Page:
I traveled to Nineveh the heart of Christianity in Iraq. Here live some of the oldest continuous Christians in the world dating back to the first century with Thomas the Apostle founding the Church of the East. They came into communion with the Roman Catholic Church in the middle ages.
Here I am in the town of Batnaya with Father Araam Romel Qia in his church which was nearly detroyed by ISIS. Islamic soldiers occupied the town for three years and used the church as a training ground. He talks about the church itself and what it was like living under the threat of ISIS.
Or read blog post by Sophia Schulz. Excerpt from ARCH International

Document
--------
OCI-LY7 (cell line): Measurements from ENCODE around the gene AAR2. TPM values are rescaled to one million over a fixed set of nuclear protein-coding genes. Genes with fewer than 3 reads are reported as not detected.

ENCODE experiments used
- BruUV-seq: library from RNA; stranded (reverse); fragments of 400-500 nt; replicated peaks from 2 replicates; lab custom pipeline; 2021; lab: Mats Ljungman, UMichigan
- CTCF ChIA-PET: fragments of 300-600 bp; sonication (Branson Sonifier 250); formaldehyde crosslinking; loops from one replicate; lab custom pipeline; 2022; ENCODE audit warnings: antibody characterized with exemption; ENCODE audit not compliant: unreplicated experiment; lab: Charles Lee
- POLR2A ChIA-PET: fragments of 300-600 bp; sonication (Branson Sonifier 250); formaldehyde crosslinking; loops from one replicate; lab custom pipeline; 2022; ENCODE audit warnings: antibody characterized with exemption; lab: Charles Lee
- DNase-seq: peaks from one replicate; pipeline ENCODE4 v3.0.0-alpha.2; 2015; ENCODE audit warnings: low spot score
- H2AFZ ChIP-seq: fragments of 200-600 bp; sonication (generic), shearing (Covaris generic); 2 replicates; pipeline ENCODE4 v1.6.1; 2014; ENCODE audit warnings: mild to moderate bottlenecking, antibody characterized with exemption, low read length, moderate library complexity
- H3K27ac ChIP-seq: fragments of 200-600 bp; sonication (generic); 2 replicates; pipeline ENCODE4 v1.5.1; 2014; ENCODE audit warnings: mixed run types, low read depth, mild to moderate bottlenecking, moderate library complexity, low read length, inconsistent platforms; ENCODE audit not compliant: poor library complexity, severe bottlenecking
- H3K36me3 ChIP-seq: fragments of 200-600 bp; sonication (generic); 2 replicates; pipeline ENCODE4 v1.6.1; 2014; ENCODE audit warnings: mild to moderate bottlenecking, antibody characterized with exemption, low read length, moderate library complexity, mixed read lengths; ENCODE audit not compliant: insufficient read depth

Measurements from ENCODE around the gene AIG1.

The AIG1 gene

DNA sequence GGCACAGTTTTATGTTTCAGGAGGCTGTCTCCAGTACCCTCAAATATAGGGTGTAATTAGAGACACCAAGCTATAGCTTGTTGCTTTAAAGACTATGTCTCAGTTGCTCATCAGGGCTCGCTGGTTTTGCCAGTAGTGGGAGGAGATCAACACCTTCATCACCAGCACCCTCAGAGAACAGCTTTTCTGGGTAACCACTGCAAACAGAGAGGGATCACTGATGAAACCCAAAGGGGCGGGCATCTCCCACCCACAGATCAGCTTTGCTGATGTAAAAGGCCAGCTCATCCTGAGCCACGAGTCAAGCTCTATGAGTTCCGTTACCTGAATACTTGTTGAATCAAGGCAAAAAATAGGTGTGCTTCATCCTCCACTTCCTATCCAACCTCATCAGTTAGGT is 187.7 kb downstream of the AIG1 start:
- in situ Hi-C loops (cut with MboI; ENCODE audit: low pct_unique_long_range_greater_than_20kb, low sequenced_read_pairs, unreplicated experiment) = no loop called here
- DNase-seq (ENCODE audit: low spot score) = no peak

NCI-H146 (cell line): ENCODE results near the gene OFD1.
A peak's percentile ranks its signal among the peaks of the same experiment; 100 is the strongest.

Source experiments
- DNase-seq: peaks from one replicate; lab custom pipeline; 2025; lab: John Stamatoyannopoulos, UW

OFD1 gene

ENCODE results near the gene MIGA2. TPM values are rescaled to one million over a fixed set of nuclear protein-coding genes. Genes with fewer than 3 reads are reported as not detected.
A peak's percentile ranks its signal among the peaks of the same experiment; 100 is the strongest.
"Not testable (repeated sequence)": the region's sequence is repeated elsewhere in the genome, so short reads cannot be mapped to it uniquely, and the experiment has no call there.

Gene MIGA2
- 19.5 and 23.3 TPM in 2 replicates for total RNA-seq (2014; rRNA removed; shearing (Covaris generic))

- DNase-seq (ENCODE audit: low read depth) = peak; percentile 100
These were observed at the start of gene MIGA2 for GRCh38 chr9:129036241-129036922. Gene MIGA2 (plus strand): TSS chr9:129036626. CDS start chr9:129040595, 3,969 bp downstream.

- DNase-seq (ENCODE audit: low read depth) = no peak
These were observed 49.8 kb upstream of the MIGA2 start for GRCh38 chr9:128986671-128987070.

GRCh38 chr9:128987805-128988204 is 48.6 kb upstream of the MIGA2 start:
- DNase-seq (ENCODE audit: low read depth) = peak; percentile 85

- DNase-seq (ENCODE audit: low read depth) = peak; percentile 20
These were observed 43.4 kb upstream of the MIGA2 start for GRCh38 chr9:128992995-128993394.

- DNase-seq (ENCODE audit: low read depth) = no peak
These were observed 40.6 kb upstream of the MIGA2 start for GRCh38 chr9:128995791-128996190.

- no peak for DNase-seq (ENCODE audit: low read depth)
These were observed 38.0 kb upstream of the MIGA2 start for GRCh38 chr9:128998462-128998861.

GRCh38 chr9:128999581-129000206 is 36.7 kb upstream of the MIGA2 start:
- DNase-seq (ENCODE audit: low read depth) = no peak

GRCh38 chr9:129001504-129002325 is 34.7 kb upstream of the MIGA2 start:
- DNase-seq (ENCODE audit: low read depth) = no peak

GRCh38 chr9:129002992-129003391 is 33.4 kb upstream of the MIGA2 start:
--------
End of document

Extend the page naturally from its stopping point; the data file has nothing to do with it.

“Kathy recalls a conversation on a rooftop in Alqosh with Father Araam, his brother Arwen and their old friend Rayan, both of whom live abroad and were visiting for Easter. They looked out at the landscape to where the Peshmerga at some point in the recent past was battling ISIS fighters. The conversation turned to the extremely ancient and rich culture of the region, the artifacts and relics that have been destroyed. They lamented how this barely made the news, how Nôtre Dame was prevalently covered but some of the lost sites in Mosul are still only known to experts working in the field. The memory of standing on the rooftop is still vivid and feels very palpable. This was when Kathy realized why she values her trip so much and why she cannot put her camera down, wherever she goes. When people ask “are you documenting this?” she wants to be in the position of saying, yes, very much so. Here on the rooftop is where she realized that if the people of Alqosh who took her in and treated her with such kindness, feel like their story isn’t being heard, then she wants to help tell that story—the Christian story, the Jewish story, the Kurdish story, a story of hope. Right in the heart of Christianity in Iraq, she observed a powerful connection of the people to their ancestral homeland. This is a region where the people’s ancestors have their roots in a time before recorded history.”